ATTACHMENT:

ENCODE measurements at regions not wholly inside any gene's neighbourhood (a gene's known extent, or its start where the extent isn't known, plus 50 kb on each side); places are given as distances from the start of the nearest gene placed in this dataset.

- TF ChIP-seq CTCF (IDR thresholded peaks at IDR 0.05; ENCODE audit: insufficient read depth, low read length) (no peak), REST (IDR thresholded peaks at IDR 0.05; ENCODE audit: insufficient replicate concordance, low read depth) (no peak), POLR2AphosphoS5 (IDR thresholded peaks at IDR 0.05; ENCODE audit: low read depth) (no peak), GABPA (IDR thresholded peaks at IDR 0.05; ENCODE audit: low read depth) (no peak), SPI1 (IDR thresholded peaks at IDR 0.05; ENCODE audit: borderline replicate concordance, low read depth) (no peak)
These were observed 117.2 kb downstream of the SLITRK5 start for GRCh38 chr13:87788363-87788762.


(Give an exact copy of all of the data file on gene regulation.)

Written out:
ENCODE measurements at regions not wholly inside any gene's neighbourhood (a gene's known extent, or its start where the extent isn't known, plus 50 kb on each side); places are given as distances from the start of the nearest gene placed in this dataset.

- TF ChIP-seq CTCF (IDR thresholded peaks at IDR 0.05; ENCODE audit: insufficient read depth, low read length) (no peak), REST (IDR thresholded peaks at IDR 0.05; ENCODE audit: insufficient replicate concordance, low read depth) (no peak), POLR2AphosphoS5 (IDR thresholded peaks at IDR 0.05; ENCODE audit: low read depth) (no peak), GABPA (IDR thresholded peaks at IDR 0.05; ENCODE audit: low read depth) (no peak), SPI1 (IDR thresholded peaks at IDR 0.05; ENCODE audit: borderline replicate concordance, low read depth) (no peak)
These were observed 117.2 kb downstream of the SLITRK5 start for GRCh38 chr13:87788363-87788762.